‘A Conversation With My Father’ by Grace Paley

It’s only a slight exaggeration to say I left art school because of Ian McEwan. I applied to do a Literature BA at UEA instead, and in my first class I was introduced to this Grace Paley story by a young lecturer called Rosemary Jackson. I fell in love with both of them. Paley was a generation older than McEwan, a New York Jew, a lifelong anarchist, activist, feminist, and her voice couldn’t have been more different from his: sassy and wise, sorrowful, exuberant. I read everything she’d written, and spent the next three decades regretting there wasn’t more. But as she said, “Art is too long and life is too short.” The enduring appeal of this story, and most of her stories, lies in its rejection of plot, the tidy tales her father enjoys. Paley’s fictional alter-ego wants to please him, but she despises plot – “the absolute line between two points” – because “it takes all hope away. Everyone, real or invented, deserves the open destiny of life.”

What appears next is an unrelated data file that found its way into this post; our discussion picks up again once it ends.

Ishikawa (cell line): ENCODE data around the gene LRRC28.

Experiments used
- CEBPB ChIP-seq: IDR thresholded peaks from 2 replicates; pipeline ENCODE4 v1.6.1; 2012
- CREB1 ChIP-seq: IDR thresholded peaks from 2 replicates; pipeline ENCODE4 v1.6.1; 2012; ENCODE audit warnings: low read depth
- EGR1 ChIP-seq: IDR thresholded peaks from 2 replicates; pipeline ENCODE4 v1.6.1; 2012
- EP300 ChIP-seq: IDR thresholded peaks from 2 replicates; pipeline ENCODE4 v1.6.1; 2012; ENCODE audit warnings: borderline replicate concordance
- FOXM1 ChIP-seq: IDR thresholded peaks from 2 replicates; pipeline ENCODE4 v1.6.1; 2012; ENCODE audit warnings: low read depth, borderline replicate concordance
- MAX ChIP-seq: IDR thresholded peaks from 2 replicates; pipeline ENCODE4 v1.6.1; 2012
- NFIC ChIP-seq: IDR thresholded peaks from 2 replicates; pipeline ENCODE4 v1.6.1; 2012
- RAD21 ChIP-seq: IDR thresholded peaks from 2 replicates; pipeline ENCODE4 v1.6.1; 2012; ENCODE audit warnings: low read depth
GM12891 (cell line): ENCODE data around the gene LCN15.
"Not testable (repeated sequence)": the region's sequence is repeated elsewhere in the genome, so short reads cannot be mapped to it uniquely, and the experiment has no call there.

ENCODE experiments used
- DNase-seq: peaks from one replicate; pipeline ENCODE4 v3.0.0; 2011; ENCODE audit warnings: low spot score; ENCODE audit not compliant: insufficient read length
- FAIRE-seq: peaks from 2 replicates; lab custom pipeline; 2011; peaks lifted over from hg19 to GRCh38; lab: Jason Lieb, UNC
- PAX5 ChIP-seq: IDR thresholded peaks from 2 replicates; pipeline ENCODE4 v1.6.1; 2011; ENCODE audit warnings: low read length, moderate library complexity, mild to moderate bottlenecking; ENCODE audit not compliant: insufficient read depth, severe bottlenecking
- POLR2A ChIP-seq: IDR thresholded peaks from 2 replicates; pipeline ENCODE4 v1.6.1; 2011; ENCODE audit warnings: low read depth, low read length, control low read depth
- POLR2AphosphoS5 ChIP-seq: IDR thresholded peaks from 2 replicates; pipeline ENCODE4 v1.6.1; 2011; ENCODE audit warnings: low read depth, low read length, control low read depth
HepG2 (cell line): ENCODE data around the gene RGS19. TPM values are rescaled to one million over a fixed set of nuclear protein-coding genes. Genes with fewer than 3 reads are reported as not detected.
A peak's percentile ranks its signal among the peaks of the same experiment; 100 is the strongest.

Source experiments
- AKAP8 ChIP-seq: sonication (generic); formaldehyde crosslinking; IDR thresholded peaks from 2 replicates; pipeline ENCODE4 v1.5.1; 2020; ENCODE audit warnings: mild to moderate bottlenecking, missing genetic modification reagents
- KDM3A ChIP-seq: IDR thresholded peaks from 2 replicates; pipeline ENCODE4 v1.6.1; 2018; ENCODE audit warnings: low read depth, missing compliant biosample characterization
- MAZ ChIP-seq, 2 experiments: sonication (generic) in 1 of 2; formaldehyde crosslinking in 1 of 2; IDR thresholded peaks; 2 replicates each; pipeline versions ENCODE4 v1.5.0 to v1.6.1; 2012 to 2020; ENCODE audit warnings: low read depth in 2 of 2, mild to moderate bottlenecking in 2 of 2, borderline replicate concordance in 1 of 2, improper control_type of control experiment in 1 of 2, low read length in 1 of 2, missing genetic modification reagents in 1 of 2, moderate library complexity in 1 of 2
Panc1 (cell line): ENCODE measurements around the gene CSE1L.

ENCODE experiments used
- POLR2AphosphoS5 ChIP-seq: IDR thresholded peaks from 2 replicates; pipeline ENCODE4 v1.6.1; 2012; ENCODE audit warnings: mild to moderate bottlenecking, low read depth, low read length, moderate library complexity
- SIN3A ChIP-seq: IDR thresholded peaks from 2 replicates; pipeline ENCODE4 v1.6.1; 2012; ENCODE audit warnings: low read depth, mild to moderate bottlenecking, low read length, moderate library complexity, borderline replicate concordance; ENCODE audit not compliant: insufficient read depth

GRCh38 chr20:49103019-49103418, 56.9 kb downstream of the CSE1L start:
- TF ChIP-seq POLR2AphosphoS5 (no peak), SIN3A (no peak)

First published in New American Review, 1972Collected in Enormous Changes at the Last Minute, Virago, 1979 and Collected Stories, Virago, 1984

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